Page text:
13. Gugl, E., & Welling, L. (2010). The early bird gets the worm? Birth order effects in a dynamic family model. Economic Inquiry, 48(3), 690–703.CrossRefGoogle Scholar
  14. Gugl, E., Welling, L., & Wang, T. M. (2011). Efficiency of bargaining models with renegotiation: The role of transferable utility across periods. mimeo: University of Victoria.Google Scholar
  15. Haavio-Mannila, E. (1969). The position of Finnish women: Regional and cross-national comparisons. Journal of Marriage and Family, 31(2), 339–347.CrossRefGoogle Scholar
  16. Harris, K. M., & Morgan, S. P. (1991). Fathers, sons, and daughters: Differential paternal involvement in parenting. Journal of Marriage and the Family, 53(3), 531–544.CrossRefGoogle Scholar
  17. Hoddinott, J., & Haddad, L. (1995) Does female income share influence household expenditure? Evidence from Cote d’Ivoire. Oxford Bulletin of Economics and Statistics, 57, 77–96.CrossRefGoogle Scholar
  18. Jacobsen, R., Moller, H., & Engholm, G. (1999). Fertility rates in Denmark in relation to the sexes of preceding children in the family. Human Reproduction, 14(4), 1127–1130.CrossRefGoogle Scholar
  19. Landes, D. (2009). Toys"R"Us scolded for gender discrimination, The Local, Published: 6 Oct 09 16:26, http://www.thelocal.se/22504/20091006/.
  20. Lundberg, S. (2005a). Sons, daughters, and parental behaviour. Oxford Review of Economic Policy, 21(3), 340–356.CrossRefGoogle Scholar
  21. Lundberg, S. (2005b). The division of labor by new parents: Does child gender matter?. IZA Discussion Paper 1787.Google Scholar
  22. Lundberg, S., Pollak, R. A., & Wales, T. J. (1997). Do husbands and wives pool their resources? Evidence from the United Kingdom child benefit. Journal of Human Resources, 32(3), 463–480.CrossRefGoogle Scholar
  23. Lundberg, S., & Rose, E. (2004). Investments in sons and daughters: Evidence from the consumer expenditure survey. In A. Kalil & T. De Leire (Eds.), Family investments in children resources and behavior that promote success (pp. 163–180). Mahwih: Erlbaum.Google Scholar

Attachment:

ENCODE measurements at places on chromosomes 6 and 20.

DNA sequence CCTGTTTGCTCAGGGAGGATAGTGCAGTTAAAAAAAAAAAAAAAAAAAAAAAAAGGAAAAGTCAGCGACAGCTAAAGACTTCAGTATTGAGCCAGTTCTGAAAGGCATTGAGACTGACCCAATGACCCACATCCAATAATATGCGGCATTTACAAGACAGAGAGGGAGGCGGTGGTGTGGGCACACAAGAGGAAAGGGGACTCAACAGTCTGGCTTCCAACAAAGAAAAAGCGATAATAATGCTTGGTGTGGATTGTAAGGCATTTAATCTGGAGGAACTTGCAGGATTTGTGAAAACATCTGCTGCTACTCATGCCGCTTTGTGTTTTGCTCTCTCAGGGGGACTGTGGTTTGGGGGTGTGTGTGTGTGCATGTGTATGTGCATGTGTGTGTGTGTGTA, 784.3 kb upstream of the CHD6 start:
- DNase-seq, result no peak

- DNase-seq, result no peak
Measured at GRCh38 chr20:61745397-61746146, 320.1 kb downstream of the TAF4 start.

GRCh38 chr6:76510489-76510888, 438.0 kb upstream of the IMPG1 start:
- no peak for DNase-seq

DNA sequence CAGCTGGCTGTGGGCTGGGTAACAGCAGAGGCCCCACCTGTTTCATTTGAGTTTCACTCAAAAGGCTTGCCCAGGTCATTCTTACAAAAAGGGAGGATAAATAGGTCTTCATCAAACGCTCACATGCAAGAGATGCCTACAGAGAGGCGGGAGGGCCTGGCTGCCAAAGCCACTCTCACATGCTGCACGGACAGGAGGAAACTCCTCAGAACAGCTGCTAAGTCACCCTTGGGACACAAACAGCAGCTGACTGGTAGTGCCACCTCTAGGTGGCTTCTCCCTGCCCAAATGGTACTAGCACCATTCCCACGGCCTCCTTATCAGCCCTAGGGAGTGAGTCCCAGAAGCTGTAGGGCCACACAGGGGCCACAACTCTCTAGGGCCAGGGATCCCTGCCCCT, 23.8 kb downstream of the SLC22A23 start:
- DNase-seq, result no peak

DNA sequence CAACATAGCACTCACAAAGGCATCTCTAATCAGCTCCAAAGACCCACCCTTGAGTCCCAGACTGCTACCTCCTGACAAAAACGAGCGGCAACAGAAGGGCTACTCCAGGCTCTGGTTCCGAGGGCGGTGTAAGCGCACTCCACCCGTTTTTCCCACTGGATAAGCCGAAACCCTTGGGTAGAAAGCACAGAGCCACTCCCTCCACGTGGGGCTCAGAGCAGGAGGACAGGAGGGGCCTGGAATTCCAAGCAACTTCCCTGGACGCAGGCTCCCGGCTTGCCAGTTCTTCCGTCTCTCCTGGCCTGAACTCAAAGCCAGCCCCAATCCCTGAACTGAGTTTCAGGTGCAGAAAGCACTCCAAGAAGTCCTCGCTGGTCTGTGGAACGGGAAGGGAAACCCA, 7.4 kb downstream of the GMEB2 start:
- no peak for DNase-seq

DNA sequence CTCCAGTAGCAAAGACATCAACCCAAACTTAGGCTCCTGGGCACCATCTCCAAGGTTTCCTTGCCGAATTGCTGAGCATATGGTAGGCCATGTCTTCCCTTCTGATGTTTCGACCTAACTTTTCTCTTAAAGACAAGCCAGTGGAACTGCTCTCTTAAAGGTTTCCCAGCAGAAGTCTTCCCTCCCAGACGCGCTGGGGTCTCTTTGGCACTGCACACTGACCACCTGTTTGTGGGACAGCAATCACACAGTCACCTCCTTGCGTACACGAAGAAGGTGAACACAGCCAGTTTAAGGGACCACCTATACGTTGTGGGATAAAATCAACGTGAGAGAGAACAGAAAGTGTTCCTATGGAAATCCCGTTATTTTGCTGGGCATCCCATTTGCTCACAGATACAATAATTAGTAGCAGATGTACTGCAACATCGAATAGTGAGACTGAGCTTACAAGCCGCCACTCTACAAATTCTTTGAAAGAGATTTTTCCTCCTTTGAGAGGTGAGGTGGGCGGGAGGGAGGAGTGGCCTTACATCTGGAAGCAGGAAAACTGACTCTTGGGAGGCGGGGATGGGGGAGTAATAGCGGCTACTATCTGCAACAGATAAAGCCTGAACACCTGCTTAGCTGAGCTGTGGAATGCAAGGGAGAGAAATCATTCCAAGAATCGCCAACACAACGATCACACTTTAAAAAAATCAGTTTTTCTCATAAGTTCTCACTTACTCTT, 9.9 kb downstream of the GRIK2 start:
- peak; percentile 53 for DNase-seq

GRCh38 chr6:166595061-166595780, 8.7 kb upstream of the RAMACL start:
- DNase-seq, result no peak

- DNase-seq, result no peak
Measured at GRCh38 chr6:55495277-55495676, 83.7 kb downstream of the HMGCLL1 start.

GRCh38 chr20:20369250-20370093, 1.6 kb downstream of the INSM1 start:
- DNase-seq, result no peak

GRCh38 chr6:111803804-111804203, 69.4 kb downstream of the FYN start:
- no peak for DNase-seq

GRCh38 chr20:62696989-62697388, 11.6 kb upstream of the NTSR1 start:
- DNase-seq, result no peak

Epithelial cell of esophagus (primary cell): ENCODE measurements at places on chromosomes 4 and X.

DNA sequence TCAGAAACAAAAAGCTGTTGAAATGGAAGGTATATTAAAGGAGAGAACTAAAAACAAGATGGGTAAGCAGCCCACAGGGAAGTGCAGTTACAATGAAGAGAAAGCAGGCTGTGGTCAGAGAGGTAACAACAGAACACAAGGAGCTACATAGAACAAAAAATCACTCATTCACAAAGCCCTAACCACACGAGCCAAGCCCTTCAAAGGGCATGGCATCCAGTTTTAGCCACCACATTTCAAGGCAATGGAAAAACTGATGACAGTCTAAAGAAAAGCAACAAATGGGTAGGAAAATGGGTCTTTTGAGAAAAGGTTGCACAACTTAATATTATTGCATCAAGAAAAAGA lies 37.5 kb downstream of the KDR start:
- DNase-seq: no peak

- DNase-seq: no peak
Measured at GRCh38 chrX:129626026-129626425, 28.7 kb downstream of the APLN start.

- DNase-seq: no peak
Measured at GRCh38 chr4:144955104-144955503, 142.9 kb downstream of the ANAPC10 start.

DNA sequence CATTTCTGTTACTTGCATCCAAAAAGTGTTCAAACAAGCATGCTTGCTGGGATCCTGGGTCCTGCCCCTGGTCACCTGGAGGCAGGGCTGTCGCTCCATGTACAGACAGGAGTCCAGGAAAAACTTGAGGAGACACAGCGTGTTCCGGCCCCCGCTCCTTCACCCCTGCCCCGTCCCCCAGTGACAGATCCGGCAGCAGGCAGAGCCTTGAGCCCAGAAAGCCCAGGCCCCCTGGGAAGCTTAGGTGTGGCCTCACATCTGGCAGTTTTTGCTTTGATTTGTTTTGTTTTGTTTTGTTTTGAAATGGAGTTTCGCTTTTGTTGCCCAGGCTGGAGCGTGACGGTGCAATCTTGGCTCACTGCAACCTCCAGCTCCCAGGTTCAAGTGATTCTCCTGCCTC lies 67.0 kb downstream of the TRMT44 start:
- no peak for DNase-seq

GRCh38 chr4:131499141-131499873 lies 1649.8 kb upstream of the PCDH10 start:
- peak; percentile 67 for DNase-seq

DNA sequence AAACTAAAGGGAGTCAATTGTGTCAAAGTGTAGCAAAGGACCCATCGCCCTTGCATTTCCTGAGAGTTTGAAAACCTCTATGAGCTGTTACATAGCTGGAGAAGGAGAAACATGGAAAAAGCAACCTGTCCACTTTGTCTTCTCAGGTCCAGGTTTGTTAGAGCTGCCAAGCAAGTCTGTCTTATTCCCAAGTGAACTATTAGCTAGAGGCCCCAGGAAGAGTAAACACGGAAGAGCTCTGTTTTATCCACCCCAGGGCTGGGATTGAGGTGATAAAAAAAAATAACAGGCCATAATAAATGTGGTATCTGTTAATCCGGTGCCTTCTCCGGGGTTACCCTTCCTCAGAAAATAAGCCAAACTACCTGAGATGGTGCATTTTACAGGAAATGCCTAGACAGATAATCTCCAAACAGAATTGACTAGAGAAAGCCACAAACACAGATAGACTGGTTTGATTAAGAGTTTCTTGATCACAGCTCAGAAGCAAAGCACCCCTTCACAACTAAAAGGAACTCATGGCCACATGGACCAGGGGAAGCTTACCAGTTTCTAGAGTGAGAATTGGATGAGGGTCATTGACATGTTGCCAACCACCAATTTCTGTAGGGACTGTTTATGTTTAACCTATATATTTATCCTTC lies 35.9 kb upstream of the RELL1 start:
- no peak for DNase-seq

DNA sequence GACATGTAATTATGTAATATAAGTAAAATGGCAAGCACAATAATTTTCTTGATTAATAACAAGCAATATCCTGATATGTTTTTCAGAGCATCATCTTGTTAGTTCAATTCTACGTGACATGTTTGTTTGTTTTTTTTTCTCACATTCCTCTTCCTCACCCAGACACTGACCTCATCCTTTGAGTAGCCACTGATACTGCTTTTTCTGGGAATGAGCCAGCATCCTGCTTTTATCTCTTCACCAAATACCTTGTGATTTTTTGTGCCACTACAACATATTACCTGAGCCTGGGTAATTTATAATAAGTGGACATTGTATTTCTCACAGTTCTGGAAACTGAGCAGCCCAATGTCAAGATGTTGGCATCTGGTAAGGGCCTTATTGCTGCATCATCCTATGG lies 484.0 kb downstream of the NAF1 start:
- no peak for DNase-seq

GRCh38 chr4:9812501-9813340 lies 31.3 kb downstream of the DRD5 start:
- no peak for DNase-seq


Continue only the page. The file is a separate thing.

24. Lundberg, S., & Rose, E. (2002). The effects of sons and daughters on men’s labor supply and wages. Review of Economics and Statistics, 84(2), 251–268.CrossRefGoogle Scholar
  25. Messner, M. A., & Bozada-Deas, S. (2009). Separating the men from the moms: The making of adult gender segregation in youth sports. Gender & Society, 23(1), 49–71.CrossRefGoogle Scholar
  26. Olivetti, C., & Petrongolo, B. (2008). Unequal pay or unequal employment? A cross-country analysis of gender gaps. Journal of Labor Economics, 26(4), 621–654.CrossRefGoogle Scholar
  27. Parviainen, S. (2003). Recent trends and future prospects in gender equality, eironline: European industrial relations observatory on-line, FI0310202F, published 28-10-2003, http://www.eurofound.europa.eu/eiro/2003/10/feature/fi0310202f.ht.
  28. Pollak, R. A. (2007). Allocating time: Individuals’ technologies and household technology, revised May 14/07.Google Scholar
  29. Price, J. (2008). Parent-child quality time: Does birth order matter?. Journal of Human Resources, 43(1), 240–265.Google Scholar
  30. Tanaka, R. (2008). The gender-asymmetric effect of working mothers on children’s education: Evidence from Japan. Journal of the Japanese and International Economies, 22(4), 586–640.CrossRefGoogle Scholar
  31. Williams, M. E. (2010). Shiloh Jolie-Pitt: Preschool gender warrior: Tabloids foam over the famous tot’s attire, showing just how eager we are to narrowly define sex roles, salon.com, published 4 Mar 10 13:05 ET, http://www.salon.com/life/feature/2010/03/04/shiloh_jolie_pitt_hair_drama.

Copyright information

© Springer Science+Business Media, LLC 2011

Authors and Affiliations

  1. 1.Department of EconomicsUniversity of VictoriaVictoriaCanada
  2. 2.Department of EconomicsUniversity of VictoriaVictoriaCanada

Personalised recommendations